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Wednesday, March 30, 2011

Homeschooling

Home schooling your child is one of the best decisions that you can make, because when you teach your child she can learn so much more than if you were to send her to a school with 20 other children.
Homeschooling can also be a bit hard if you are not organized and if you don't like tiring new things.What I would like to do is make blog where moms can share ideas on homeschooling.I have been teaching my daughter for two years now and I love it!I also teach a friends daughter who is the same age as my daughter.We have a lot of fun!
Today I want to share with you a craft that we made in class.We made a pizza out of felt.The children Loved it!


To make the felt pizza, you will need:

* Felt: Sheets of beige, white and red
* A writing pen (Air-soluble fabric pen if available)
* Scissors
* A ruler (optional)

With the proper supplies, it's time to get started.

Step # 1
Use a pen to trace an 8-inch-wide circle on the beige felt sheet. Using the scissors, cut along the traced line to make the pizza crust.

Step # 2
Trace a 7-inch-wide circle on the red felt sheet. Cut along the traced line to make the pizza sauce.

Step # 3
Cut small rectangular strips out of the white felt sheet to make shredded mozzarella cheese.

Step # 4
Trace several 1-inch-wide circles on the red felt sheet. Cut along the traced lines to make the pieces of pepperoni.

Step # 5

It's time to put the pizza together!

* Lay down the 8 inch beige circle for the crust.
* Place the 7 inch red circle on top of the beige circle for the pizza sauce.
* Place the small white felt strips on top of the pizza sauce for the mozzarella cheese.
* Place the small red circles on top of the cheese for the pepperoni.
* Enjoy the pie!

Helpful Tips

* Making toppings for your felt pizza is a great way to use your imagination and to make your creation even more delectable. Green peppers, black olives, mushrooms etc... The possibilities are endless!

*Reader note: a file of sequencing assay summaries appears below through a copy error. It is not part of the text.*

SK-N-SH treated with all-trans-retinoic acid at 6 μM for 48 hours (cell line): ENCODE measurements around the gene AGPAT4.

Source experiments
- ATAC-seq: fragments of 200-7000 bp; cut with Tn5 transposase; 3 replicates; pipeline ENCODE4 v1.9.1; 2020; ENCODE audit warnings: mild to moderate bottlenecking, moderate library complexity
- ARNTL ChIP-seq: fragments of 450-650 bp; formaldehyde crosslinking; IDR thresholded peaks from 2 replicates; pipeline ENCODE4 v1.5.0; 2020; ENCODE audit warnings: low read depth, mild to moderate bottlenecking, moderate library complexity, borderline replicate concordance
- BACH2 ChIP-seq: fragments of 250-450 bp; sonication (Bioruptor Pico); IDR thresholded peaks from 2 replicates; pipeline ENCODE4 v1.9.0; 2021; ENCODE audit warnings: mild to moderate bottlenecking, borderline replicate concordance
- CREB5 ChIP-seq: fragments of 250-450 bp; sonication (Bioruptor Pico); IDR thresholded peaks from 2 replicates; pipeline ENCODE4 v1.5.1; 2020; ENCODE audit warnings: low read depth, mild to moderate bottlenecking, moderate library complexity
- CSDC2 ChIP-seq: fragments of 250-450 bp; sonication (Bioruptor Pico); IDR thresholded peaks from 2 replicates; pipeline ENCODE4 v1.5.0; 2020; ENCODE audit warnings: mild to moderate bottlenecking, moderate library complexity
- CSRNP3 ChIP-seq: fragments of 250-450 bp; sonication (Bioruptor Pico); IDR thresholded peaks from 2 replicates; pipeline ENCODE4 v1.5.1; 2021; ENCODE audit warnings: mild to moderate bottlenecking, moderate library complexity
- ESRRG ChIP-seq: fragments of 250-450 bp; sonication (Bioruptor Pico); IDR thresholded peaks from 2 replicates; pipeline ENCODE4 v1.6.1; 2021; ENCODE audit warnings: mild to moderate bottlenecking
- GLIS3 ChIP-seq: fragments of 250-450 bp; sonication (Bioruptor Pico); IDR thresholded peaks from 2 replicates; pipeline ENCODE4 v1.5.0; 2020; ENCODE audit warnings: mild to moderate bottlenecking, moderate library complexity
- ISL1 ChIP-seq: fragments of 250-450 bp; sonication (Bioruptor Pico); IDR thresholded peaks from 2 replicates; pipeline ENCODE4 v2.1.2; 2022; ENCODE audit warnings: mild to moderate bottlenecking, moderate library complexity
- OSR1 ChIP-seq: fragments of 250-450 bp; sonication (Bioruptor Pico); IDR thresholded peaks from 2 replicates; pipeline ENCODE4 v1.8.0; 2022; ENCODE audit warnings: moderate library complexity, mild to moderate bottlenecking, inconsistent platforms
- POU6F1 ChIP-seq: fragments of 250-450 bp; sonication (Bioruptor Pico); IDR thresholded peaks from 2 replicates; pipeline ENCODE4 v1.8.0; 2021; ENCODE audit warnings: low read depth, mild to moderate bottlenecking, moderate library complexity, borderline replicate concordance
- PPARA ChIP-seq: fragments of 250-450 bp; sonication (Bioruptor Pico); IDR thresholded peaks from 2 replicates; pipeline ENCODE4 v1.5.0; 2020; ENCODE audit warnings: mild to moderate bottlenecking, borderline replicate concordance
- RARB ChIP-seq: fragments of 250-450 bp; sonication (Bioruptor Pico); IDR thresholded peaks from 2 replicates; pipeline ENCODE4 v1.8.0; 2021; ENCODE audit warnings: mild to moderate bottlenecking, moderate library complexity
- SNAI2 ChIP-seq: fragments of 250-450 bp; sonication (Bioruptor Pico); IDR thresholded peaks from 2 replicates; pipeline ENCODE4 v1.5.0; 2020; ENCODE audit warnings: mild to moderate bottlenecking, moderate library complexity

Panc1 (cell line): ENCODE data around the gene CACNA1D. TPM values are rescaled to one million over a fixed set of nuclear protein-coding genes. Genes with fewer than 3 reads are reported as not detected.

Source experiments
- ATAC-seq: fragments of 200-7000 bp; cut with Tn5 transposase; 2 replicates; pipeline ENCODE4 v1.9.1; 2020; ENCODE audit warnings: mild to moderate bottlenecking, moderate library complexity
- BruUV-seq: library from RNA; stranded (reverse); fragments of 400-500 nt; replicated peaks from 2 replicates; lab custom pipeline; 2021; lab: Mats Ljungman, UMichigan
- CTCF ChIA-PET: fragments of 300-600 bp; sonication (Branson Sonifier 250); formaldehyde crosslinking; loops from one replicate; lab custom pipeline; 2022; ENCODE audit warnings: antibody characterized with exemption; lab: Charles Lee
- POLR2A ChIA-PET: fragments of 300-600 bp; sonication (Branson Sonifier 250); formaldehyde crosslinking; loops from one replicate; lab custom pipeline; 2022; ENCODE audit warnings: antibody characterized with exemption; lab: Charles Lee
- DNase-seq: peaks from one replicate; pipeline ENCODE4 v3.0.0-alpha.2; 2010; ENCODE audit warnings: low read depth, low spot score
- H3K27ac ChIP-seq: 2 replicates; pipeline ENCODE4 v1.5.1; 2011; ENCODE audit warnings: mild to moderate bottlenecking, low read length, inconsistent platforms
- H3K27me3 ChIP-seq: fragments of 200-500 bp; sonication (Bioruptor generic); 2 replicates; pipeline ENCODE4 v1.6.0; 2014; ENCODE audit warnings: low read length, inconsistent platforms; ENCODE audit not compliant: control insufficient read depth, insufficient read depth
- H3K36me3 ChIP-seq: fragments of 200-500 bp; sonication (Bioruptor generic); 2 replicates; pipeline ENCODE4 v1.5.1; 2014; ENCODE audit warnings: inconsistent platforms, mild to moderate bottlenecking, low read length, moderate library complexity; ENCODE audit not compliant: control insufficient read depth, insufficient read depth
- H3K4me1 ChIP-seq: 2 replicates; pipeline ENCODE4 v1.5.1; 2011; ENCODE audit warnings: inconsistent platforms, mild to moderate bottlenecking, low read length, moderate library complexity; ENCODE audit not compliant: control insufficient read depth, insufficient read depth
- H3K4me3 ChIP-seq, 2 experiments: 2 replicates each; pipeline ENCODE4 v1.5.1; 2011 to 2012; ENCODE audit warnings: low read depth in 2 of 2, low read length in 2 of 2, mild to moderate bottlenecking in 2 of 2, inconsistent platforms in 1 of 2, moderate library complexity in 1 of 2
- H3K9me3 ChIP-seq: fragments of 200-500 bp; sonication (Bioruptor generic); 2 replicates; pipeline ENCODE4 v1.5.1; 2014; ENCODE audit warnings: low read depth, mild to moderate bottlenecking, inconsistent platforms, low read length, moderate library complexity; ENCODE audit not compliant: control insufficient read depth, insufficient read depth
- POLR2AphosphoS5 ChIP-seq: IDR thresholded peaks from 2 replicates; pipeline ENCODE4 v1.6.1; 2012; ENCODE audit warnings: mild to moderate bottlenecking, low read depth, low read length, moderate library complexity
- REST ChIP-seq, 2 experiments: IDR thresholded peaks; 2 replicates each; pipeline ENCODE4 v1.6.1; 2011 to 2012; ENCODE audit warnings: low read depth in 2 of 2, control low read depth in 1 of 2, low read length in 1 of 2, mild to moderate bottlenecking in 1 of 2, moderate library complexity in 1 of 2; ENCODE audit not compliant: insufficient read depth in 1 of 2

* To make the circles, simply trace around the outside of any appropriate household item (the bottom of a bowl) or use a circular cardboard or paper cut out.
* Glue or double-sided tape may be used to hold the felt pieces together. Self-adhesive felt is also available in many stores.

* Different types of felt material may be used to make felt food, but acrylic felt is one of the more affordable and widely manufactured types of the fabric.
Let me know how this craft went for you.Thanks and have fun!

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I found this project on another home school site.

Tuesday, March 29, 2011

Children are very wonderful,but can really test You

Children are very wonderful,but can really test your patience.The thing to remember is to stay calm and don't discipline them out of frustration, because they will not learn anything.I have realize that I have to think about what will my child learn from every saturation.

If I spank my child or put her in the corner for 30 minutes, what will she learn? Am I making her sit that long to teach her something or am I just making her sit to get her out of my way? Will she even remember what she has done after all that time.



I have learned that asking my child questions that makes her think works for me.Here are some questions to ask your child:

What happened? What were you thinking of at the time?Who has been affected by what you have done? In what way? What do you think you need to do to make thing right?




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Saturday, March 26, 2011

Children, Gods Gifts

Children are one of the many gifts that God has given us,they are so sweet and innocent and we as adults can learn a lot from them .They see things in such a simple way.And it don't take much to to make them happy. As a Parent of two beautiful daughters,I have learned that the most important thing to our children is that we show that we care about them, by listening,spending time with them,and believing in them. One way to show that you care about your child is to show interest in what they like to do.



Finding Hapiness in small things

Children have a wonderful quality of, finding happiness in small things. We lose this quality as we become adults. For example, if you give a child a box he or she will be entertained for hours.Have you ever brought your child a gift in a big box and she played with the box more than the toy? It only takes such sample thing to make a child happy. Some times we as parents think that we need to buy our children lots of material things when actually children would be happily if we just spent time with them. So parents for this holiday, instead of buying name brand clothes or toys that cost 50 to 100 each invest that same money in a experience that will make your child grow. Take a trip to another city and learn about other people. Teach them about new things and other cultures. There is a great big world out there to explore and we all have to live in it together.